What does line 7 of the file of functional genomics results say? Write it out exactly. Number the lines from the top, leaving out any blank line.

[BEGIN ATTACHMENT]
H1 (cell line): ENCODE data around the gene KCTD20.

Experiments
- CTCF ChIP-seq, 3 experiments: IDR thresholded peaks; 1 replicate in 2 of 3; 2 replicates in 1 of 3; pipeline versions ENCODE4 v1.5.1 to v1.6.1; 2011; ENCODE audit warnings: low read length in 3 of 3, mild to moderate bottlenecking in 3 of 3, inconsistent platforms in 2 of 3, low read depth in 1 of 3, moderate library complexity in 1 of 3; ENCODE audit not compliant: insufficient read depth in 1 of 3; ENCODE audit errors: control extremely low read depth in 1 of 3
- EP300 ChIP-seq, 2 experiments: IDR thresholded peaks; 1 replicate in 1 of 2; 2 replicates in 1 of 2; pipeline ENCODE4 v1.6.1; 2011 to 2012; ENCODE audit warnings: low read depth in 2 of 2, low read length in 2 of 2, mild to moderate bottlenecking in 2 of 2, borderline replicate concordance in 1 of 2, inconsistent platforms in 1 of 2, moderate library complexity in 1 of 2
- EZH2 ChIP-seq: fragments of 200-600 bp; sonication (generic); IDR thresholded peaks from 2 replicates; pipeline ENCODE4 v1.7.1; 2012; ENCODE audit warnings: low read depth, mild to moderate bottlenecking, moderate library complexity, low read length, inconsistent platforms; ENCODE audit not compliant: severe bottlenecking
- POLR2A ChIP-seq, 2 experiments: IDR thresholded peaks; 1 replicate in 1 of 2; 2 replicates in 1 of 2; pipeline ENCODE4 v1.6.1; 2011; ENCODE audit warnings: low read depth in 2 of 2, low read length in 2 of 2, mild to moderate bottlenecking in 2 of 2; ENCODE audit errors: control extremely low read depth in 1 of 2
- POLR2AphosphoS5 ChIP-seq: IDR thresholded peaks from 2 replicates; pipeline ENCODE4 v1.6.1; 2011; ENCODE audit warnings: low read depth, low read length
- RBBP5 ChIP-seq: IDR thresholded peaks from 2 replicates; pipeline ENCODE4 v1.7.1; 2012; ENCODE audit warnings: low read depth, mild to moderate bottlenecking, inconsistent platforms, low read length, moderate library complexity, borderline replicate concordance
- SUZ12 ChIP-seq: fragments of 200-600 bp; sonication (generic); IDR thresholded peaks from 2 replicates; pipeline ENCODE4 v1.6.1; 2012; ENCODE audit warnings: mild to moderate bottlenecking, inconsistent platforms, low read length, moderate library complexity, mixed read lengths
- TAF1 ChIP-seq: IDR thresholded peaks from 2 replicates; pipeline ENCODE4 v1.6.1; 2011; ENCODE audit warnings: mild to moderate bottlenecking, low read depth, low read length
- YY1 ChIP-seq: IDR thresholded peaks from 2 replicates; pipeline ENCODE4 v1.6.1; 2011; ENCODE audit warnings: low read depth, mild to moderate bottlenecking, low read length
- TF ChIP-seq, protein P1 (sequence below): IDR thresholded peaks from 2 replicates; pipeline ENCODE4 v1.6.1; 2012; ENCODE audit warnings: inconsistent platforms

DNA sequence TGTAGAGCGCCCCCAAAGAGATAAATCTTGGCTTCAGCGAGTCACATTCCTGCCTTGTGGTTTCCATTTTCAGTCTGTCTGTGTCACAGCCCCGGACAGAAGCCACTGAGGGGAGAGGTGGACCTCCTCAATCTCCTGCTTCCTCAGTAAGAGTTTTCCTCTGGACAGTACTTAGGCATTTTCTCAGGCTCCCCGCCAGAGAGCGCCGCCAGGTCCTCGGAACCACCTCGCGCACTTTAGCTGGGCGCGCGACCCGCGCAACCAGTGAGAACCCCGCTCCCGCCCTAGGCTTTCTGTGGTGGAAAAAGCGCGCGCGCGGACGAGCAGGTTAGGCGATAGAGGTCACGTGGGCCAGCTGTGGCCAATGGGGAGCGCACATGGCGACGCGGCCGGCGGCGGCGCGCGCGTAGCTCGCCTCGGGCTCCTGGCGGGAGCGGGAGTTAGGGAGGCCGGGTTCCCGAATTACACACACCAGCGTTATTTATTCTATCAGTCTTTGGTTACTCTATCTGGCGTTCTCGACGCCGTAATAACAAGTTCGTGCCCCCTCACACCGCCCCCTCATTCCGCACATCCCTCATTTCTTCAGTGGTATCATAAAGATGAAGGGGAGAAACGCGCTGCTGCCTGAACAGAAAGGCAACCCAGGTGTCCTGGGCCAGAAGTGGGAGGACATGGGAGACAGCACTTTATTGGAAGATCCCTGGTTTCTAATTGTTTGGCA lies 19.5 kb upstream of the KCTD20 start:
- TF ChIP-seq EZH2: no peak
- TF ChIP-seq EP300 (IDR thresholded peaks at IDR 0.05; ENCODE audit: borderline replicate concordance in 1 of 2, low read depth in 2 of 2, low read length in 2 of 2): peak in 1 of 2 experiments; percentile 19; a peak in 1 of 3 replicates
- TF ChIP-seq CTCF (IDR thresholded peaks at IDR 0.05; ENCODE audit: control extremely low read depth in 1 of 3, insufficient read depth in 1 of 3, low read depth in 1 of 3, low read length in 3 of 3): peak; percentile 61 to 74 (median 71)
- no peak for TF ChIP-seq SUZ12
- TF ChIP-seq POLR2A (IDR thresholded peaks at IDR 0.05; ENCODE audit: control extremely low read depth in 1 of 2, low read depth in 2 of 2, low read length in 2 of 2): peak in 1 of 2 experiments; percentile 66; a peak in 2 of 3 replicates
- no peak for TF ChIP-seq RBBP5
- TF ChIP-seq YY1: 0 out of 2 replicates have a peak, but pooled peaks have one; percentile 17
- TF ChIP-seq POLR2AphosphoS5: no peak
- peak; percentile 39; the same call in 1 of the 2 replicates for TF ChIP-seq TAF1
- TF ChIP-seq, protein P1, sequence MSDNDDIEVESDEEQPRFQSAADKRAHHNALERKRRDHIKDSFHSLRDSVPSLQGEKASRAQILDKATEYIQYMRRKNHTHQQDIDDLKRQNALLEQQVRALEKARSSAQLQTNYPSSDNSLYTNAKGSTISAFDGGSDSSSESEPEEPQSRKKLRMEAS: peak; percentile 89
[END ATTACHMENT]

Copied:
- POLR2AphosphoS5 ChIP-seq: IDR thresholded peaks from 2 replicates; pipeline ENCODE4 v1.6.1; 2011; ENCODE audit warnings: low read depth, low read length